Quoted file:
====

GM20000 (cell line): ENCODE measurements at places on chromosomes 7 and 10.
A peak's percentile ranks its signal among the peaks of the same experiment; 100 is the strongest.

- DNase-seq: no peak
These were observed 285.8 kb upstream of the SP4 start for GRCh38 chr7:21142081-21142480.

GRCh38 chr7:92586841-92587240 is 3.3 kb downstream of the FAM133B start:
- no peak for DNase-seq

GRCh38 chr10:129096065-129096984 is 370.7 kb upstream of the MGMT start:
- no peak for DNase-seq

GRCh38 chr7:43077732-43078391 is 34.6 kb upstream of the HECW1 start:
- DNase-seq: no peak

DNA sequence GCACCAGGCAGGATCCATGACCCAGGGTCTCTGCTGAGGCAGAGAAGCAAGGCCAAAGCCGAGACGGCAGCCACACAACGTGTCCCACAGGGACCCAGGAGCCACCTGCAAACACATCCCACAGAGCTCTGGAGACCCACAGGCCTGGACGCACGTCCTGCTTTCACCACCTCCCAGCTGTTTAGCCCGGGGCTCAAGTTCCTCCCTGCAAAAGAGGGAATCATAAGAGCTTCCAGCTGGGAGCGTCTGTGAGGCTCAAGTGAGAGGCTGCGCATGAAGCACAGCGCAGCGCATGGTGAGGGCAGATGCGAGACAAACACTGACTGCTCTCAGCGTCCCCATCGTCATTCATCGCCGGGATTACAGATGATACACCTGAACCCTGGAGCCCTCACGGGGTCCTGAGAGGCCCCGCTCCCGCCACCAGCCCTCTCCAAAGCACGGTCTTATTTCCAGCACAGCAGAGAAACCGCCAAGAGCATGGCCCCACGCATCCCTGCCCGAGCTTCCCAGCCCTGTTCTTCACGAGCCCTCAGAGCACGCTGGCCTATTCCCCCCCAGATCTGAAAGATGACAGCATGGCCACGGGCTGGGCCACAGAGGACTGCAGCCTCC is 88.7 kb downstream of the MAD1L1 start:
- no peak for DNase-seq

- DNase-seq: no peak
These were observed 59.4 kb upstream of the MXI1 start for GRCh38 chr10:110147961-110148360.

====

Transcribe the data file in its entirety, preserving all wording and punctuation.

GM20000 (cell line): ENCODE measurements at places on chromosomes 7 and 10.
A peak's percentile ranks its signal among the peaks of the same experiment; 100 is the strongest.

- DNase-seq: no peak
These were observed 285.8 kb upstream of the SP4 start for GRCh38 chr7:21142081-21142480.

GRCh38 chr7:92586841-92587240 is 3.3 kb downstream of the FAM133B start:
- no peak for DNase-seq

GRCh38 chr10:129096065-129096984 is 370.7 kb upstream of the MGMT start:
- no peak for DNase-seq

GRCh38 chr7:43077732-43078391 is 34.6 kb upstream of the HECW1 start:
- DNase-seq: no peak

DNA sequence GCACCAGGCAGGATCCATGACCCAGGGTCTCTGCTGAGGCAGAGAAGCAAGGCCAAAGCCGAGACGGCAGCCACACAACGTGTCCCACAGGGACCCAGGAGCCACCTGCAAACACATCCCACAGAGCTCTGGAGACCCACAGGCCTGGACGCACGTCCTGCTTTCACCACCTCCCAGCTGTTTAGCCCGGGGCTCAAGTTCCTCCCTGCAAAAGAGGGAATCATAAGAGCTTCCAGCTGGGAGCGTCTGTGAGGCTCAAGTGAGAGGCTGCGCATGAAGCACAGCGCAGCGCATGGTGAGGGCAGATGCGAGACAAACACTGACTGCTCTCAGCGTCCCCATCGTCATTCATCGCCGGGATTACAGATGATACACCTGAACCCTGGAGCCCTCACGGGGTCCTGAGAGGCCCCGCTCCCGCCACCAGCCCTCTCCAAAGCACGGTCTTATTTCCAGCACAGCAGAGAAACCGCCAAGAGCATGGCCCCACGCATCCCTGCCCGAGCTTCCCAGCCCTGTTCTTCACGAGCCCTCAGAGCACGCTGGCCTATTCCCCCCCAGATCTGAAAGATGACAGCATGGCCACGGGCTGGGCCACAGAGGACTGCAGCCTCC is 88.7 kb downstream of the MAD1L1 start:
- no peak for DNase-seq

- DNase-seq: no peak
These were observed 59.4 kb upstream of the MXI1 start for GRCh38 chr10:110147961-110148360.